It took me 4-5 days of actual writing to get it done. I had one person copy edit it for me, but I’m sure there are errors. I didn’t use Final Draft to format it, only the established guidelines of screenplay writing. I also read the pilots of Lost, Breaking Bad and the screenplay to Birdman to see the tricks in those stories. I sensed a trick early on. It seems actors get direction on the manner in which they play their character, and then later on in scripts less direction is given so the actors can run with it. I tried to do the same besides adding pause beats here and there. If you want to read a crazy pilot, try LOST. Dang, J.J.Abrams really gave a sense of the chaos in the pilot. Pretty amazing.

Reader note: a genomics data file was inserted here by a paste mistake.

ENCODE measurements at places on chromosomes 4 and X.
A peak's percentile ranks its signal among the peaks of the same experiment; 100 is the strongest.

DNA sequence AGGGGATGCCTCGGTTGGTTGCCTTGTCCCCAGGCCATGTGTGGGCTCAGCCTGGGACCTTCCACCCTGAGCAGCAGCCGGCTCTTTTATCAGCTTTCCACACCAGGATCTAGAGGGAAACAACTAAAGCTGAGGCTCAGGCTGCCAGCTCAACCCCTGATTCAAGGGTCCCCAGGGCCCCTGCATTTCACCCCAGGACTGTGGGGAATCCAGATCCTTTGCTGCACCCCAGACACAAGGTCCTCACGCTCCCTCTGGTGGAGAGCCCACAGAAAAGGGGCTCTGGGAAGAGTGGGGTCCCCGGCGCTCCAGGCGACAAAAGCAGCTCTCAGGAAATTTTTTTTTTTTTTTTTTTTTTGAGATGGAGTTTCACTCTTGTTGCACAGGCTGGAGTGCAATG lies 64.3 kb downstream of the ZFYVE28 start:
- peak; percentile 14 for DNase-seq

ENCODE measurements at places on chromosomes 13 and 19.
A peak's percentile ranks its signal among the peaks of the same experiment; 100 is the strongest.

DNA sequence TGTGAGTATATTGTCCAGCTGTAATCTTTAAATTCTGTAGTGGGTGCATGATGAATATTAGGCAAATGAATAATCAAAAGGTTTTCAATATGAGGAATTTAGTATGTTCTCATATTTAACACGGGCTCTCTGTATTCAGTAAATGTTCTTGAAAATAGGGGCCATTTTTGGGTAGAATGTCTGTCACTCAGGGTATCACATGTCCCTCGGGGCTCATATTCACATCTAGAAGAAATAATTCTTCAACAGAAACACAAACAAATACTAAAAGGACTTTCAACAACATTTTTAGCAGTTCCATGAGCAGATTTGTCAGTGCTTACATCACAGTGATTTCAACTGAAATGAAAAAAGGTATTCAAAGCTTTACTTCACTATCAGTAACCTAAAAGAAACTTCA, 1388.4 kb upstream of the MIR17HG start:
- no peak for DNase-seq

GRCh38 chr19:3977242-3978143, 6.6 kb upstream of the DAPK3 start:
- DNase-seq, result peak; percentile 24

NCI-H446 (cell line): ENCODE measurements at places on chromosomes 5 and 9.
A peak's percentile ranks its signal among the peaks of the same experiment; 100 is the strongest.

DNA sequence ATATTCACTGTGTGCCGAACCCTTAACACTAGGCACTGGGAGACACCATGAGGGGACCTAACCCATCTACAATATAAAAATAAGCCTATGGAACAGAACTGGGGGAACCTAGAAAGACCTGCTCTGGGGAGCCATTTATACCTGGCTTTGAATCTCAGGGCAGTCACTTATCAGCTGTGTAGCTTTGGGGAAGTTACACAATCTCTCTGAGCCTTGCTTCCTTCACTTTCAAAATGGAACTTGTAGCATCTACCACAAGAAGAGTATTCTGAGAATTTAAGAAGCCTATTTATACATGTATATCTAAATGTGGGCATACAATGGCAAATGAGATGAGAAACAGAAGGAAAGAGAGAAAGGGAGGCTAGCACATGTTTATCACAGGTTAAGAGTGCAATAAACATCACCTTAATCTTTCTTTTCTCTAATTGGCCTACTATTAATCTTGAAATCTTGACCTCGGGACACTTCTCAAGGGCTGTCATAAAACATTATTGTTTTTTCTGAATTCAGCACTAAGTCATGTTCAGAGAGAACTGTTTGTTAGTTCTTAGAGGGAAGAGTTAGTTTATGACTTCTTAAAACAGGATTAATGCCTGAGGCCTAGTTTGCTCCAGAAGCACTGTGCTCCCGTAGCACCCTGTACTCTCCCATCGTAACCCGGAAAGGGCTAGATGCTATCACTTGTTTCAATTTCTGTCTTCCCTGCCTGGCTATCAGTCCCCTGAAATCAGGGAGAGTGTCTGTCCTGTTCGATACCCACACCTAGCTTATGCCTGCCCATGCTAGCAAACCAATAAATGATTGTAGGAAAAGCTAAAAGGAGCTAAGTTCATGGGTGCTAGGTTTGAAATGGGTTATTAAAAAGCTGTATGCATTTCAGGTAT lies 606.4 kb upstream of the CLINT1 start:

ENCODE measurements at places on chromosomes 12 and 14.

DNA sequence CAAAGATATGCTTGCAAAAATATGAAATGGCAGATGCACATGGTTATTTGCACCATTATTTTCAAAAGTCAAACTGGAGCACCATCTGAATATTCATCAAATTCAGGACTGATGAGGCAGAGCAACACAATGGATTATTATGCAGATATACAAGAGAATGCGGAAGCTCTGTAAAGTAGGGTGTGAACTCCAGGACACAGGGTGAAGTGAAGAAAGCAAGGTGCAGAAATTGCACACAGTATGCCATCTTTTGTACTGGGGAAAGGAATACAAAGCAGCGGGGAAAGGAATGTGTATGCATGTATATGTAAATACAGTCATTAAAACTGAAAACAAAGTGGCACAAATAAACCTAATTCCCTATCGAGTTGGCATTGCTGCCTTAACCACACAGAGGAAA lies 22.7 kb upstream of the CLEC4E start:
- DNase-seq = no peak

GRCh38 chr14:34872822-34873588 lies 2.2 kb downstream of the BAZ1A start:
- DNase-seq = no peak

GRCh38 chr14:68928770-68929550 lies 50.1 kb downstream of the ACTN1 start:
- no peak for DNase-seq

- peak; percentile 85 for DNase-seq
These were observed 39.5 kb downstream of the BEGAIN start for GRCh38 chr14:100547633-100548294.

I went on the blacklist website http://www.blcklst.com and simply registered and paid my $25 to upload my teleplay. Then there was an easy to find option to opt it into the contest, which technically ends the 15th of April, however the contest stipulated it needed to be in at least a week. I can only assume there is an inherent advantage to submitting early. I would have paid $50 for a reader to critique it, but due to timing, I figured it would be dead money. I just have a hope and a prayer at this point.

If it did get consideration for the top “5-10” then that would be a good story in itself based on the long odds and having zero contacts in the TV business (The signup for the blacklist has a bunch of blocks for guilds and production history and other TV associations which made me go “um … uh oh Matt.”)

CHECK OUT MY NEXT UPDATE ON THE BLACK LIST

TV Writing Contest: The Black List (Part 1)